Things took a turn for the better in 2019, when I moved to Colorado and got to grow into myself as an individual. The nature & beauty of the landscape paired with the kindness brought the most healing I’d ever known. Our lighthouses have been found in nature, in friendship, and in our lovers along the way.
Jo: We often hear about the importance of maintaining physical health – but not nearly as much about what that looks like for mental health. For example, we know that if we want our bodies to be healthy & strong, we can eat good food, get consistent exercise, etc. But what does that look like for our brains? It can mean a variety of things, but a good starting point is meditation, therapy, and/or medication.
There shouldn’t be any stigma in asking for help, and feeling depressed, anxious or stressed everyday should be recognized as a valid problem that CAN be solved with the right care.
Song writing is such a fascinating form of art and writing songs as twin sisters must make the dynamic even more unique. How would you describe your writing process?
Sophia: It varies from song to song, but generally, we’ll each write a verse or melody independent from the other, and once we reach a point we feel stuck on, we’ll bring it to the other for help or input on where to go next. We often help each other by adding the finishing touches to a song, or providing constructive criticism to get the song as best as it can be.
You recently toured with the amazing Tori Amos. We’d love to know more about this adventure.
Jo: It was a whirlwind. It was our first tour, let alone our first national tour. We played 30+ shows in 27 cities in a span of two months and drove thousands of miles. It took everything out of us, but it also showed us the reality of what it is to be a full time, touring musician. It’s by no means glamorous. We got COVID and were sick during part of the tour, we barely slept – we even still worked our remote jobs while on the road (which in hindsight was not something I’d recommend).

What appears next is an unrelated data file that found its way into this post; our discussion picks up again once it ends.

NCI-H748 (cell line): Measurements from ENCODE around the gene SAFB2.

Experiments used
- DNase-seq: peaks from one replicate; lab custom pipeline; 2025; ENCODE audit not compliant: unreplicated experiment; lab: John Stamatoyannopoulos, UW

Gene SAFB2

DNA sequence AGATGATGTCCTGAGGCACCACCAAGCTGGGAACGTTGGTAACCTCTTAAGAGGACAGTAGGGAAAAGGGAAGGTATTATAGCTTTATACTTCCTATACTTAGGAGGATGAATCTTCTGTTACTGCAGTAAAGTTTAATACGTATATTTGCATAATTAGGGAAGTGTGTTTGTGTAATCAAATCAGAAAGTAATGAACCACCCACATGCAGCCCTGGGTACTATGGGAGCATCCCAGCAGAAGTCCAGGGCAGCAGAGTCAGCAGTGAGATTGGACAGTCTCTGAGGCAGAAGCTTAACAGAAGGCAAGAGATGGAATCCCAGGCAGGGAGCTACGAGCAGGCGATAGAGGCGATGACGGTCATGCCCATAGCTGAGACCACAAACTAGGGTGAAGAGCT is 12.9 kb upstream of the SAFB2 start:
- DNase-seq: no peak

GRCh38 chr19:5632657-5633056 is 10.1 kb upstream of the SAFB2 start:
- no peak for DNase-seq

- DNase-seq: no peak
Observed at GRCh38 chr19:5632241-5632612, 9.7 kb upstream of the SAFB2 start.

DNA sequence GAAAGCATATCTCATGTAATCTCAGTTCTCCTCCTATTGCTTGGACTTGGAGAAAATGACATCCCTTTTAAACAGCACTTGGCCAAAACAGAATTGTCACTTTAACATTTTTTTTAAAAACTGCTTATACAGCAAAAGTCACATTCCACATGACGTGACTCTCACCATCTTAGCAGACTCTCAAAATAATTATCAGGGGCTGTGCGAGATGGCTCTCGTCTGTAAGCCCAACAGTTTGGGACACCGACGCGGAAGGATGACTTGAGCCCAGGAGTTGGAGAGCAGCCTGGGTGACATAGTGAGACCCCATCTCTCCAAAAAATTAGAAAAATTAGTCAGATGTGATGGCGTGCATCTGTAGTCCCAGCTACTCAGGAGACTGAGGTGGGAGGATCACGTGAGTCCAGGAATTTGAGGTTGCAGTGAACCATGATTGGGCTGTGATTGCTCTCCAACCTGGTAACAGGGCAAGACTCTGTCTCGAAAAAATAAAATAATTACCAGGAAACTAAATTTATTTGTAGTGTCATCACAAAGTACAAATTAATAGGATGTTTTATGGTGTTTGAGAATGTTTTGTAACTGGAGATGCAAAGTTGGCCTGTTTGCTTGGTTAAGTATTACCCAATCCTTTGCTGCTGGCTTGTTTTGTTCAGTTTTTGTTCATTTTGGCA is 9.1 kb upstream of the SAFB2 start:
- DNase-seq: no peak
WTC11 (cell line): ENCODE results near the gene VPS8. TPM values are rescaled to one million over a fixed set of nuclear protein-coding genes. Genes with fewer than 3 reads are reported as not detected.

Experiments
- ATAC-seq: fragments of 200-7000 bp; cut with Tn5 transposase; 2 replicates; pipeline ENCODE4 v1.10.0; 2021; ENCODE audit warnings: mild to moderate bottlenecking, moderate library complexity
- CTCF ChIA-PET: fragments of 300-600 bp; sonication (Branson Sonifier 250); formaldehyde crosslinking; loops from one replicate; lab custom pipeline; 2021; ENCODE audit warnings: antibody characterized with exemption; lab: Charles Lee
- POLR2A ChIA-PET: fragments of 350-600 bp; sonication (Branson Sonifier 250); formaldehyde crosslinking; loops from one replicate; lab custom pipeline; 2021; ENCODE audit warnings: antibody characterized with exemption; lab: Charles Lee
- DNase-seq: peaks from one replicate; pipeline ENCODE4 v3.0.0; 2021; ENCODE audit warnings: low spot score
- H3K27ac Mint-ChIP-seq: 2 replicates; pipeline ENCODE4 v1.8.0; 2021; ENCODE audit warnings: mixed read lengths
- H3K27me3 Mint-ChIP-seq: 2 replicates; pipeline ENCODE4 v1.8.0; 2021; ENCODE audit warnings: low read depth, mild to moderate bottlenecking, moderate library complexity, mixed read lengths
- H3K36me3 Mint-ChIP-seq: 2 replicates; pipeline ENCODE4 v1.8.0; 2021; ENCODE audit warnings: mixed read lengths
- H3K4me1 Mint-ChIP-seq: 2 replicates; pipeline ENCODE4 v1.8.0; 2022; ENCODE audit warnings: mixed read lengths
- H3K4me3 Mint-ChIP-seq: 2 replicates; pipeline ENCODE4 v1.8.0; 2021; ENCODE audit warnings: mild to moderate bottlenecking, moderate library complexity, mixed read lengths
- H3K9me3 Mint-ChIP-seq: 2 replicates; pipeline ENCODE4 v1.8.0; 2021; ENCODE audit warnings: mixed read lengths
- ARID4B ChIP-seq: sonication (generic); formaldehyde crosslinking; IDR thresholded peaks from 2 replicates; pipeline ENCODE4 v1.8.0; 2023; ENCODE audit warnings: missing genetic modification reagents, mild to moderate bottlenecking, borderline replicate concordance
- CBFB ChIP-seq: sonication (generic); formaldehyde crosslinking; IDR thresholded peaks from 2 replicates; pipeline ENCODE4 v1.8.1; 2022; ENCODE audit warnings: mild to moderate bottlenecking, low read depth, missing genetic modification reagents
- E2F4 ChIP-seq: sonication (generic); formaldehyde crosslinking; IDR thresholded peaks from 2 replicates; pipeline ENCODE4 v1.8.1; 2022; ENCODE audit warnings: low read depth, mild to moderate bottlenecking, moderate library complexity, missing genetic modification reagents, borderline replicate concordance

That being said, it was a privilege and a gift to play for thousands of people each night, and we’ll remember it for the rest of our lives. Tori Amos is a light beam of a human and even just being in her presence feels like magic rubbing off on you. We’ll be forever grateful to her for bringing us along!
Where do your musical and artistic inspirations come from and what music do you currently have in rotation?
Sophia: Honestly, a huge one for both of us is Big Thief (and Adrianne Lenker & Buck Meek of Big Thief). Their writing has inspired us for years, and we take a lot of notes from them and their honest & prosaic songwriting. We also love Samantha Crain, The Paper Kites, Ada Lea, Maple Glider, Palehound, and Hand Habits.
Can we expect Companion to be playing in Denver anytime soon?
Jo: We’ll be playing at the Fox Theater in Boulder on December 10th, opening for Covenhoven! It’ll be our last show of the year, so definitely not one to miss.
It seems like you’ve got so much on the horizon right now. What’s next for Companion?
Sophia: We’re recording some demos, writing songs, and resting for the time being. We’ve been loving being at home in Colorado – gardening, going on hikes, living slowly. That was the setting we were in when we wrote Second Day of Spring, so we’re using this time to be intentional and write the next record, letting ourselves follow wherever circumstance takes us.
Thank you both so much for sharing your story. We can’t wait to see you live in December!